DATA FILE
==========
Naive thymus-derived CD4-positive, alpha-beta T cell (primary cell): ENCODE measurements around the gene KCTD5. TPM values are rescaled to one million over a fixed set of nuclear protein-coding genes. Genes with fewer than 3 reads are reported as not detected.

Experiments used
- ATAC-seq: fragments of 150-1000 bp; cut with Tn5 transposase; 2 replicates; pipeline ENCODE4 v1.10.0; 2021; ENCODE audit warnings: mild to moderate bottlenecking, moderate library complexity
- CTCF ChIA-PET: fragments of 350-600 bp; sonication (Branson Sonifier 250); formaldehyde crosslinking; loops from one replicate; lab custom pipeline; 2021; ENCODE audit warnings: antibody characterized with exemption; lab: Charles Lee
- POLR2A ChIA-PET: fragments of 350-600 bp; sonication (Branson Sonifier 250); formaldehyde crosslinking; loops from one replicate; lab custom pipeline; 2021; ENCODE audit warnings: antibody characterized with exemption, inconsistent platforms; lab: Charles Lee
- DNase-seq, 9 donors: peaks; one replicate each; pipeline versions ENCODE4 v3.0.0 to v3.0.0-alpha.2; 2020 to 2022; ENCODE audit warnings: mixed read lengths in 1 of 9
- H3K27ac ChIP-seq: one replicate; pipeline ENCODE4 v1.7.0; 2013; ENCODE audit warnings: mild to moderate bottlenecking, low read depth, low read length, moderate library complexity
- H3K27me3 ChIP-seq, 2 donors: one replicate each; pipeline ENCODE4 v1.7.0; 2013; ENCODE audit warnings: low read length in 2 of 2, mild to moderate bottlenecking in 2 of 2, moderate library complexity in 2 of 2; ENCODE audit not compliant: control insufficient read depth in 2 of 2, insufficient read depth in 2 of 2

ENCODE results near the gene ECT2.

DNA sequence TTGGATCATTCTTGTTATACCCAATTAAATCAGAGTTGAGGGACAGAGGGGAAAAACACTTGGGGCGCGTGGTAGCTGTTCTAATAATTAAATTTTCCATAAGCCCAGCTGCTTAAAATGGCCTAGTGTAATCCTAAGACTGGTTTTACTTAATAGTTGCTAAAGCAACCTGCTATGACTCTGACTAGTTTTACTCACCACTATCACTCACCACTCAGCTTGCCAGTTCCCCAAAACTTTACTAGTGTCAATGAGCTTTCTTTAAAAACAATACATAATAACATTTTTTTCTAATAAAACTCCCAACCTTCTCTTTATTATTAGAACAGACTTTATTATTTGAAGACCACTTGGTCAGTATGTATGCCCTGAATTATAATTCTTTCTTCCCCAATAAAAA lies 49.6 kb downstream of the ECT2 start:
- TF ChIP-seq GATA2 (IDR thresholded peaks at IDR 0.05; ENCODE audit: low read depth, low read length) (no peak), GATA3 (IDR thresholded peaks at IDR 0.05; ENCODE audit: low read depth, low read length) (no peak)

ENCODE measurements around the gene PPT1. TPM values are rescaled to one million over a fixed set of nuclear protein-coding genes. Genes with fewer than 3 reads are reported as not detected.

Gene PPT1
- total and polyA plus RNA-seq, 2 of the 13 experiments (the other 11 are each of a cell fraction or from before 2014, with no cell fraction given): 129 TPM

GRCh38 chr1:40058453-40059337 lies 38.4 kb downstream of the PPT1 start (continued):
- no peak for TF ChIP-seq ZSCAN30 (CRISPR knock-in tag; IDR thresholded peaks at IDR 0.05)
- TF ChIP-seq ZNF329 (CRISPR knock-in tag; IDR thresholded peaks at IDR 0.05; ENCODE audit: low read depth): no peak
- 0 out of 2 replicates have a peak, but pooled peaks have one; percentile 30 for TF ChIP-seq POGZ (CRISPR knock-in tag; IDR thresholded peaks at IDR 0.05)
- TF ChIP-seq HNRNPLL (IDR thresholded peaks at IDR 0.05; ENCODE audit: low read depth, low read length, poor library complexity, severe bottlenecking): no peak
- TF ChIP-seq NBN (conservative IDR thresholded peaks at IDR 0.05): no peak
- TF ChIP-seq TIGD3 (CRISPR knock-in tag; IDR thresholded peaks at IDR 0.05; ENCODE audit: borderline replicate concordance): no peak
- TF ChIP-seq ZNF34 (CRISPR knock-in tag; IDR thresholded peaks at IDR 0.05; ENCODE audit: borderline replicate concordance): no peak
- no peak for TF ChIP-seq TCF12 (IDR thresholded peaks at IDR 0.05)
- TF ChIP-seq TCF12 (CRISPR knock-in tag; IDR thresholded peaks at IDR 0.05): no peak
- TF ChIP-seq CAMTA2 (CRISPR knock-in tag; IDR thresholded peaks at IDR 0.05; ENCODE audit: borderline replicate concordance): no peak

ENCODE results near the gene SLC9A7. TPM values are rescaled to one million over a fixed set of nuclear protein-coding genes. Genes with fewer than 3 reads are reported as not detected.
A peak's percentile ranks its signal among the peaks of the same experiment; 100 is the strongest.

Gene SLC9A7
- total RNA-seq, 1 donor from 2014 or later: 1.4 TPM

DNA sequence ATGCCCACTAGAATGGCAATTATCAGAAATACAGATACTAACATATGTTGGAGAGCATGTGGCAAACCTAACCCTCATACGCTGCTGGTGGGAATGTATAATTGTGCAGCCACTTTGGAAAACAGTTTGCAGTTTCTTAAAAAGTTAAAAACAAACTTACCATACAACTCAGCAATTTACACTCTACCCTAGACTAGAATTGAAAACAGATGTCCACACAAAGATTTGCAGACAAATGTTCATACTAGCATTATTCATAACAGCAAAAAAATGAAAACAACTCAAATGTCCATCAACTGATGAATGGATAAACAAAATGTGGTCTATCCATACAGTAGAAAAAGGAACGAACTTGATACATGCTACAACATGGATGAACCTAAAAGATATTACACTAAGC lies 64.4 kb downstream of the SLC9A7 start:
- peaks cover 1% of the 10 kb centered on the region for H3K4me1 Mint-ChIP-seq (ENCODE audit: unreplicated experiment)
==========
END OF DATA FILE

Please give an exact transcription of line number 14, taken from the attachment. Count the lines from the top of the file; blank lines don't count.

- total and polyA plus RNA-seq, 2 of the 13 experiments (the other 11 are each of a cell fraction or from before 2014, with no cell fraction given): 129 TPM